Yup, it's that kind of horse. (From Hark! A Vagrant)

In the interval I spent not writing I got back to my nerdy roots. I attended Motor City Comic Con. I started Playing Magic: The Gathering again, a game I've not played since I was fourteen. I even purchased a few comics at the local comics store, Nerdageddon. Now granted, this is a thing I've been wanting to do for myself for awhile. Get back to basics. Embrace the geek in me. But I also did it for my son, an indoor kid in the making.

We drove all over our local area hunting for a comics store. Unfortunately, there seem to have been several that opened and closed, and searching online in my phone didn't always yield the most up-to-date results. When we found the aptly named Nerdageddon, it was the fourth place we had driven to looking for a comics store. It's a great store, but seems like it's fairly new. I hope it has legs and will be around for some time.

I let my son pick out a comic book for himself. He's expressed interest in them, and we have such a hard time getting him to read, that if there is something he actually wants to read, we're all about it. He settled on an issue of his favorite superhero, (and I have no idea how he even knows about him) everyone's favorite merc with a mouth, Deadpool.

Yup. That Deadpool.

Now, my son is ten. I don't want to be a prude and stifle my son's interests, nor do I want him saying and doing inappropriate things (especially in front of his mother). So I leafed through the issue he had, and it seemed all right. I got it for him, and I even got one for myself. I picked up the second issue of a comic title that I read back when I read comics. I got the reboot of Ghost Rider.

Now it's been a number of years since I actually read comics. The Deadpool one was enjoyable. It was violent, sure, but in a fun campy kind of way. Deadpool is the consummate wise-ass, and he's metatextual and breaks the fourth wall. I get it, and it's great. The Ghost Rider reboot however, eh... not so much. Now I need to go to my mom's house and dig out my old collection to be sure, but I don't remember it being so dry, so formulaic.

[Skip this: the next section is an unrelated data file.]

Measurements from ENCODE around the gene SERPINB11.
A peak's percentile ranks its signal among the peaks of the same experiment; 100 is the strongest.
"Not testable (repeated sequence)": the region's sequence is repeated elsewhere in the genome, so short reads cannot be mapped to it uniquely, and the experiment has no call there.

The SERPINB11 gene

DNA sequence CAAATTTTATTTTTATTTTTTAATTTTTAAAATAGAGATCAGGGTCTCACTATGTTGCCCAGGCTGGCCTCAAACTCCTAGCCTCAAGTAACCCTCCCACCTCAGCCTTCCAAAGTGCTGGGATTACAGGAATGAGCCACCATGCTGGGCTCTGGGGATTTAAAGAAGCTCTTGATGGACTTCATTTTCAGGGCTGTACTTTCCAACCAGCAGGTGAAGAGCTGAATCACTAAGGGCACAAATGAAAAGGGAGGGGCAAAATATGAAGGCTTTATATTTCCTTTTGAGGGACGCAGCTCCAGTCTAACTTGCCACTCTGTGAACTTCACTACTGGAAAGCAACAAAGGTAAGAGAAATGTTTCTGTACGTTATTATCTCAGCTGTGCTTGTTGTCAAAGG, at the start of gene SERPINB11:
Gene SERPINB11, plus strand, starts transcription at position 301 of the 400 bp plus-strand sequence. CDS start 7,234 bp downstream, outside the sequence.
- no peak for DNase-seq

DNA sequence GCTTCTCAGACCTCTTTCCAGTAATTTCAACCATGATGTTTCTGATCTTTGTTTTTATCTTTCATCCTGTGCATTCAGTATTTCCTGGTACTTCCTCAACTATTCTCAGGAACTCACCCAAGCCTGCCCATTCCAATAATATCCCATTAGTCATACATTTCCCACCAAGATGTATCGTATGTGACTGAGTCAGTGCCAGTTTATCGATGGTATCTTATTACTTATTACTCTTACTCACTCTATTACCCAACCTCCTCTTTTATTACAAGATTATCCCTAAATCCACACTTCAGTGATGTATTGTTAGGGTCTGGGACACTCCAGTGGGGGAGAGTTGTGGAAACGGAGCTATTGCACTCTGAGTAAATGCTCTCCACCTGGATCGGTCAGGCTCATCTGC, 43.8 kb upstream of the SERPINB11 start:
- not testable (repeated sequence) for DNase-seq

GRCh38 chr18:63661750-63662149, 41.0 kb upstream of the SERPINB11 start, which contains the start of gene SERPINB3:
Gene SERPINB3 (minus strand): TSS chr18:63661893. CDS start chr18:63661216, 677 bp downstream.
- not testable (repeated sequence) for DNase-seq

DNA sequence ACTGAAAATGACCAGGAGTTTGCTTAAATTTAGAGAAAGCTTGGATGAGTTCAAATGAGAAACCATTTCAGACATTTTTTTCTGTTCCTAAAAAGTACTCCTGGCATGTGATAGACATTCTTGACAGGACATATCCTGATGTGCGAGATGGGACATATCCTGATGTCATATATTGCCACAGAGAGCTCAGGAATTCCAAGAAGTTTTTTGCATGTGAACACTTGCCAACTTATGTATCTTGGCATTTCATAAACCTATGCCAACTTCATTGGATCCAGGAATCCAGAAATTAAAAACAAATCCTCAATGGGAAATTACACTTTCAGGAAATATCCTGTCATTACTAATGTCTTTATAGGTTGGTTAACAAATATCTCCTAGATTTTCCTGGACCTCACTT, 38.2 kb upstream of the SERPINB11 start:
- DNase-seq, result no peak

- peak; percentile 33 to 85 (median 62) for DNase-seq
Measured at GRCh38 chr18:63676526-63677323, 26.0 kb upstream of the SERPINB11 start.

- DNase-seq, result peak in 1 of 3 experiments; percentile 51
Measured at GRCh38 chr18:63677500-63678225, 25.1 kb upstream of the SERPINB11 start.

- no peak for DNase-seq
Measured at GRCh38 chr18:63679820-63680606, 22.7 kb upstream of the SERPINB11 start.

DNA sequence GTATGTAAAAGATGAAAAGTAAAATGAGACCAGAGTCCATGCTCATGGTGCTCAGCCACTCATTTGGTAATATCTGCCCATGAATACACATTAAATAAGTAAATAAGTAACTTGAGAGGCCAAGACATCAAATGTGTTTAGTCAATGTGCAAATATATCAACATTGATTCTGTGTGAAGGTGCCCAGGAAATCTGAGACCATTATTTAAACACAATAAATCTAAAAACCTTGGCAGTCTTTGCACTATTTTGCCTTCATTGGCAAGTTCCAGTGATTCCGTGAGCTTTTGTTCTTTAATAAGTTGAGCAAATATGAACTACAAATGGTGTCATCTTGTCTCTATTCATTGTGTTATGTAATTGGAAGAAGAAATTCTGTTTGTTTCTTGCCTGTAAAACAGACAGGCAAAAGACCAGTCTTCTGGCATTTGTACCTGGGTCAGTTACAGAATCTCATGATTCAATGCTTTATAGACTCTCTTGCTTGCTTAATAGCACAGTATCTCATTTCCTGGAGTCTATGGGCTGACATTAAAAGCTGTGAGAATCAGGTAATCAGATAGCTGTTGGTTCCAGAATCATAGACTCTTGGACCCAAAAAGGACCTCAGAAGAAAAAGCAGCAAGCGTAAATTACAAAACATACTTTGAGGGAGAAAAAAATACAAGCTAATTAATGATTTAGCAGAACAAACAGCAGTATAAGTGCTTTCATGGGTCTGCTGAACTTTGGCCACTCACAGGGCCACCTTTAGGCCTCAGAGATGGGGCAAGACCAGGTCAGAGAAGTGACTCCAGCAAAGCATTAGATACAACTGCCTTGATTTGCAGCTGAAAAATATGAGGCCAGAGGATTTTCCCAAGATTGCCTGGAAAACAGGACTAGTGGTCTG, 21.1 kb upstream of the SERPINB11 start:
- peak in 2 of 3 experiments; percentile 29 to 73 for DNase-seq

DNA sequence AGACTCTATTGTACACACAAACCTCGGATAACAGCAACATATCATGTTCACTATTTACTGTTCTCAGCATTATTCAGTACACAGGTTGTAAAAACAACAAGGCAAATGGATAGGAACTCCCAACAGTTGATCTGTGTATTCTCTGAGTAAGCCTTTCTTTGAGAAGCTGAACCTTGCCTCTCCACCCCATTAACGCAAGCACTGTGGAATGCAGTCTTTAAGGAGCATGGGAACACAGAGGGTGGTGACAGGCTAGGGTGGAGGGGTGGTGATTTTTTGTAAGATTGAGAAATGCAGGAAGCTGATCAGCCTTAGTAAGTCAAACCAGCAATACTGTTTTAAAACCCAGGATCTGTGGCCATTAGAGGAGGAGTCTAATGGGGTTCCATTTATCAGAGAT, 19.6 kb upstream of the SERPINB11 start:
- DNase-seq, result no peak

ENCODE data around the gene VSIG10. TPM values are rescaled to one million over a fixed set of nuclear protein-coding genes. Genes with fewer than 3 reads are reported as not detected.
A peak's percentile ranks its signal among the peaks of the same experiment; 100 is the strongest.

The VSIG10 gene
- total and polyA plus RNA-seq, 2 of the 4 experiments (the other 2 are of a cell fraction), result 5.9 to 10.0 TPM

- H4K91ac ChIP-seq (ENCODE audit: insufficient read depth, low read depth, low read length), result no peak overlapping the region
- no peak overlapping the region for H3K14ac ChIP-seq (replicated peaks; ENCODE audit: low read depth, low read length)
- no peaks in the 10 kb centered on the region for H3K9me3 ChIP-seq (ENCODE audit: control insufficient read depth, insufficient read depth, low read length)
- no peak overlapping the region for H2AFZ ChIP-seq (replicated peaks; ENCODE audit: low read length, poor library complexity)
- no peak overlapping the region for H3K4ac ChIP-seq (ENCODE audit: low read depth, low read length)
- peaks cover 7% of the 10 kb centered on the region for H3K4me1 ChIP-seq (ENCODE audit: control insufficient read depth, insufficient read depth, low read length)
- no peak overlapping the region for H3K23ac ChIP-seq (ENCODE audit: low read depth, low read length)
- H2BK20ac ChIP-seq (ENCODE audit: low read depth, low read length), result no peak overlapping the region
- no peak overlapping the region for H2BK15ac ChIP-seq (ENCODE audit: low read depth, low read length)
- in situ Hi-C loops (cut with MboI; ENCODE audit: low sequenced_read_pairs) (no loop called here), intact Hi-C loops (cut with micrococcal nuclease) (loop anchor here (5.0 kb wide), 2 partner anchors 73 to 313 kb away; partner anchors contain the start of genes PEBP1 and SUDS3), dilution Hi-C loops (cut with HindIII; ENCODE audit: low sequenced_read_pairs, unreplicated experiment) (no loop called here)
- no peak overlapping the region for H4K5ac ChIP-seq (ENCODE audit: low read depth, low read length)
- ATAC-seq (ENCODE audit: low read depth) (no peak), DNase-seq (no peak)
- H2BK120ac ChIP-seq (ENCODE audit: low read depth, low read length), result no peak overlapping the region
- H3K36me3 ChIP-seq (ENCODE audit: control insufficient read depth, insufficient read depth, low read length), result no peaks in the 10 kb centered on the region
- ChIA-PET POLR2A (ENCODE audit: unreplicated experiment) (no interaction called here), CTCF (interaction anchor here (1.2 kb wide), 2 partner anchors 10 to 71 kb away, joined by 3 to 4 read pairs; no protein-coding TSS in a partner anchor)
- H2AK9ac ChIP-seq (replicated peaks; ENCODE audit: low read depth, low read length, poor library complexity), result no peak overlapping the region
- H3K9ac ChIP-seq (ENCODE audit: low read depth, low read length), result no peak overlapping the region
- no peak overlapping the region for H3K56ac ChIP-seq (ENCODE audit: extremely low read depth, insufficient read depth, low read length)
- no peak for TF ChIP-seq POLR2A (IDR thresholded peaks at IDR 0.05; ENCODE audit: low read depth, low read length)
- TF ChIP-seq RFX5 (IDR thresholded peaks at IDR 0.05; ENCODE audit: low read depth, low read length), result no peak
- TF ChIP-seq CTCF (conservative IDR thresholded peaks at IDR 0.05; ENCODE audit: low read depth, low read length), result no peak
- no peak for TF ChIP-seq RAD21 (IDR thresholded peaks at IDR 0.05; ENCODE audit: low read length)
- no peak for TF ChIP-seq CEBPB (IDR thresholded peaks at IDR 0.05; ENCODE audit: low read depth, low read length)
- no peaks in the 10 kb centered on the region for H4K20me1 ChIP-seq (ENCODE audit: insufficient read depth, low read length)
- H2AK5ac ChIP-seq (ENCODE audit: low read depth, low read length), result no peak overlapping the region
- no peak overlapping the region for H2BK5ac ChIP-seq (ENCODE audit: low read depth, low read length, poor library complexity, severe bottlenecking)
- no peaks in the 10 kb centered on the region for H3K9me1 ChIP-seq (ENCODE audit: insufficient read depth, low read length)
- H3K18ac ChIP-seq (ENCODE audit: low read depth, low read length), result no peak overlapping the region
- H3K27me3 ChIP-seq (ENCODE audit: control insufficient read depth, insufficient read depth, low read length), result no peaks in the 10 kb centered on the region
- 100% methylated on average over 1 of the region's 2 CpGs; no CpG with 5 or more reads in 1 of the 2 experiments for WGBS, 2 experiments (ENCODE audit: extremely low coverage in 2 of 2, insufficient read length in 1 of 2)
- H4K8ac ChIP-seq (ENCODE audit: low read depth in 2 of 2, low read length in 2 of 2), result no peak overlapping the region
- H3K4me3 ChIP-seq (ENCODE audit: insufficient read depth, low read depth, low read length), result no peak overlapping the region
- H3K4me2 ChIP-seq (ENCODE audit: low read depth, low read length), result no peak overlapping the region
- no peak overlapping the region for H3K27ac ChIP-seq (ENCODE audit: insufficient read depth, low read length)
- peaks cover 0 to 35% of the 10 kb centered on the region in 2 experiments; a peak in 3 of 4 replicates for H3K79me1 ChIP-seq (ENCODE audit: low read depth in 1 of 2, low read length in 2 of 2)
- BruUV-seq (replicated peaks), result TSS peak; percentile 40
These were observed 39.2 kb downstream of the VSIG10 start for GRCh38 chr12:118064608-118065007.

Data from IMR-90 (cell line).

I didn't intend for this to be a comic review, but I guess that's what it is.

The Ghost Rider that I read was the Spirit of Vengeance. He went after despicable, depraved human beings and dispensed lethal justice. He tangled with a few other Marvel heroes who take exception to homicide no matter what the cause. He's the antihero writ large. I mean come on, he's an actual demon who reaps evil souls. He's a supernatural Punisher. Plus his head is a flaming skull. How cool is that?

The new Ghost Rider seems to have a beef with the local drug cartel. Plus the villain in the issue I read was some sort of pharmaceutical engineer who developed a Jekyll/Hyde drug that turns people into bloodthirsty monsters. He actually called himself Hyde.

I was not engaged in this story right away. It would take a couple more issues to hook me, I think, storywise. What really turned me off though was the artwork. The Ghost Rider I remember was gritty and dark. This new incarnation is almost cartoony in its use of color and exaggerated anatomy. I just... it didn't do anything for me. Take a look at a comparison.

The Ghost Rider I remember and love.


Some kind of... Robot... Skeleton?

He drives a muscle car now. Ok, I guess I can live with that. The motorcycle is a standard of the character, but whatever, we're trying to break new ground here, I get it. Cars are still cool. But what is he? Is he a robot? Is he a ghost? Is he somehow both? I don't... He's totally torching the interior of that car by the way. No way that upholstery is original.

If he is a ghost that looks like a bare human skull, it's a pretty messed up skull. Then again, take a look at the people in this thing.